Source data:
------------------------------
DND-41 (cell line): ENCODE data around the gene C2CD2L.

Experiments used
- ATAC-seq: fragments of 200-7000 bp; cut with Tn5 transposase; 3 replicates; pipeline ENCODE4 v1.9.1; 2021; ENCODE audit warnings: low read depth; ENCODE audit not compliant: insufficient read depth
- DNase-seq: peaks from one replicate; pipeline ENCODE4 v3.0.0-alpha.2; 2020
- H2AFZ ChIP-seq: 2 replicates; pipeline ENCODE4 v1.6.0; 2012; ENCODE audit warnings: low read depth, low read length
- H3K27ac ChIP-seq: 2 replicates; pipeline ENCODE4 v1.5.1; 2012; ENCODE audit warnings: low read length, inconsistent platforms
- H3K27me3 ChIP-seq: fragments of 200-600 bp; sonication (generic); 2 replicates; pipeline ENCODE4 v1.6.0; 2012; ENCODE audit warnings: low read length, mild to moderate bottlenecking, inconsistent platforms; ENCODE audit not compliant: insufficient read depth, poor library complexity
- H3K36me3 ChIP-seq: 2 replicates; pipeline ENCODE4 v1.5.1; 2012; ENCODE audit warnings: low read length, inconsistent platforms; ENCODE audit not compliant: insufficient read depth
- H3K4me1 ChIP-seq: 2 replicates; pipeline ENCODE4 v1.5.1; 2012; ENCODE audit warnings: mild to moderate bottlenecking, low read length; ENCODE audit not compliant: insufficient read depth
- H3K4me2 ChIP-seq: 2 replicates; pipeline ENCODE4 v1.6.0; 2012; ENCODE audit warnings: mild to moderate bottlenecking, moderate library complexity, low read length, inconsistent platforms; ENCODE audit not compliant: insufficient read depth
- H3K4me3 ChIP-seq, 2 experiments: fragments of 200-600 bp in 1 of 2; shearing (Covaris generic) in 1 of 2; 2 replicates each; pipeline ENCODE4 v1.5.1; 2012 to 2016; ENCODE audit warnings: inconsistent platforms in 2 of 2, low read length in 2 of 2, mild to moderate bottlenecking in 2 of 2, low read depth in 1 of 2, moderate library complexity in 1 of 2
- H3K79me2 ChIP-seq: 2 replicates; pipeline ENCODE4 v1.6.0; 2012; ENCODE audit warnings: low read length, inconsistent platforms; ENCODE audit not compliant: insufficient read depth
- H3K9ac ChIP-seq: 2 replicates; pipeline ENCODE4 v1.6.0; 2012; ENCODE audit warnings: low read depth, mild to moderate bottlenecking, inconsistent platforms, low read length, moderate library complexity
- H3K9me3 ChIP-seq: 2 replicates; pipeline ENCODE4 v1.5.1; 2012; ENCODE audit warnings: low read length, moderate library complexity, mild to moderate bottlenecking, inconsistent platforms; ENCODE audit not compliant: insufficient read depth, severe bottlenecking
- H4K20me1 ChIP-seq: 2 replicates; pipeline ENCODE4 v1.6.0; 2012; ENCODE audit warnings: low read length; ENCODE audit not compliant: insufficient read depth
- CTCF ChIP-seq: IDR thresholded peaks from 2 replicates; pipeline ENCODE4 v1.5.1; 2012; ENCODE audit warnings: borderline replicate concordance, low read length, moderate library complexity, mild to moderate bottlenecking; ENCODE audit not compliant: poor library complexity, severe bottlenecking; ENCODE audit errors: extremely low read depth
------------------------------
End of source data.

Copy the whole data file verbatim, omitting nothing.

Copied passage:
DND-41 (cell line): ENCODE data around the gene C2CD2L.

Experiments used
- ATAC-seq: fragments of 200-7000 bp; cut with Tn5 transposase; 3 replicates; pipeline ENCODE4 v1.9.1; 2021; ENCODE audit warnings: low read depth; ENCODE audit not compliant: insufficient read depth
- DNase-seq: peaks from one replicate; pipeline ENCODE4 v3.0.0-alpha.2; 2020
- H2AFZ ChIP-seq: 2 replicates; pipeline ENCODE4 v1.6.0; 2012; ENCODE audit warnings: low read depth, low read length
- H3K27ac ChIP-seq: 2 replicates; pipeline ENCODE4 v1.5.1; 2012; ENCODE audit warnings: low read length, inconsistent platforms
- H3K27me3 ChIP-seq: fragments of 200-600 bp; sonication (generic); 2 replicates; pipeline ENCODE4 v1.6.0; 2012; ENCODE audit warnings: low read length, mild to moderate bottlenecking, inconsistent platforms; ENCODE audit not compliant: insufficient read depth, poor library complexity
- H3K36me3 ChIP-seq: 2 replicates; pipeline ENCODE4 v1.5.1; 2012; ENCODE audit warnings: low read length, inconsistent platforms; ENCODE audit not compliant: insufficient read depth
- H3K4me1 ChIP-seq: 2 replicates; pipeline ENCODE4 v1.5.1; 2012; ENCODE audit warnings: mild to moderate bottlenecking, low read length; ENCODE audit not compliant: insufficient read depth
- H3K4me2 ChIP-seq: 2 replicates; pipeline ENCODE4 v1.6.0; 2012; ENCODE audit warnings: mild to moderate bottlenecking, moderate library complexity, low read length, inconsistent platforms; ENCODE audit not compliant: insufficient read depth
- H3K4me3 ChIP-seq, 2 experiments: fragments of 200-600 bp in 1 of 2; shearing (Covaris generic) in 1 of 2; 2 replicates each; pipeline ENCODE4 v1.5.1; 2012 to 2016; ENCODE audit warnings: inconsistent platforms in 2 of 2, low read length in 2 of 2, mild to moderate bottlenecking in 2 of 2, low read depth in 1 of 2, moderate library complexity in 1 of 2
- H3K79me2 ChIP-seq: 2 replicates; pipeline ENCODE4 v1.6.0; 2012; ENCODE audit warnings: low read length, inconsistent platforms; ENCODE audit not compliant: insufficient read depth
- H3K9ac ChIP-seq: 2 replicates; pipeline ENCODE4 v1.6.0; 2012; ENCODE audit warnings: low read depth, mild to moderate bottlenecking, inconsistent platforms, low read length, moderate library complexity
- H3K9me3 ChIP-seq: 2 replicates; pipeline ENCODE4 v1.5.1; 2012; ENCODE audit warnings: low read length, moderate library complexity, mild to moderate bottlenecking, inconsistent platforms; ENCODE audit not compliant: insufficient read depth, severe bottlenecking
- H4K20me1 ChIP-seq: 2 replicates; pipeline ENCODE4 v1.6.0; 2012; ENCODE audit warnings: low read length; ENCODE audit not compliant: insufficient read depth
- CTCF ChIP-seq: IDR thresholded peaks from 2 replicates; pipeline ENCODE4 v1.5.1; 2012; ENCODE audit warnings: borderline replicate concordance, low read length, moderate library complexity, mild to moderate bottlenecking; ENCODE audit not compliant: poor library complexity, severe bottlenecking; ENCODE audit errors: extremely low read depth